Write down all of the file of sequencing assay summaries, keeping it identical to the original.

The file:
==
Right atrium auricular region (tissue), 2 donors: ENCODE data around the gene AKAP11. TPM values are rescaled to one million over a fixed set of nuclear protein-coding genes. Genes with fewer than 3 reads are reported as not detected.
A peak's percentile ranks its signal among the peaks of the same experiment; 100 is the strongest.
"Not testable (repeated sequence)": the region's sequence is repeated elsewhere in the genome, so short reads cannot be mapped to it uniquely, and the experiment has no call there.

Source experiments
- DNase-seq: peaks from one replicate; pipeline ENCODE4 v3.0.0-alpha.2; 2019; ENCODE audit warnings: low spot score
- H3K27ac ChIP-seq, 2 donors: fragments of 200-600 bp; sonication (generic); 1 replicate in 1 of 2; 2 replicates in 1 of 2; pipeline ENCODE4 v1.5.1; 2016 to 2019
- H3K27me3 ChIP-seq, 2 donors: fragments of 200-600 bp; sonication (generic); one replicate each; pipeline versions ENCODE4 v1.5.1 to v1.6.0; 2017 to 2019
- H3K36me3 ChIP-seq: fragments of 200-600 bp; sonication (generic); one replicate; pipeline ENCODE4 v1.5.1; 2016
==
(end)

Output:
Right atrium auricular region (tissue), 2 donors: ENCODE data around the gene AKAP11. TPM values are rescaled to one million over a fixed set of nuclear protein-coding genes. Genes with fewer than 3 reads are reported as not detected.
A peak's percentile ranks its signal among the peaks of the same experiment; 100 is the strongest.
"Not testable (repeated sequence)": the region's sequence is repeated elsewhere in the genome, so short reads cannot be mapped to it uniquely, and the experiment has no call there.

Source experiments
- DNase-seq: peaks from one replicate; pipeline ENCODE4 v3.0.0-alpha.2; 2019; ENCODE audit warnings: low spot score
- H3K27ac ChIP-seq, 2 donors: fragments of 200-600 bp; sonication (generic); 1 replicate in 1 of 2; 2 replicates in 1 of 2; pipeline ENCODE4 v1.5.1; 2016 to 2019
- H3K27me3 ChIP-seq, 2 donors: fragments of 200-600 bp; sonication (generic); one replicate each; pipeline versions ENCODE4 v1.5.1 to v1.6.0; 2017 to 2019
- H3K36me3 ChIP-seq: fragments of 200-600 bp; sonication (generic); one replicate; pipeline ENCODE4 v1.5.1; 2016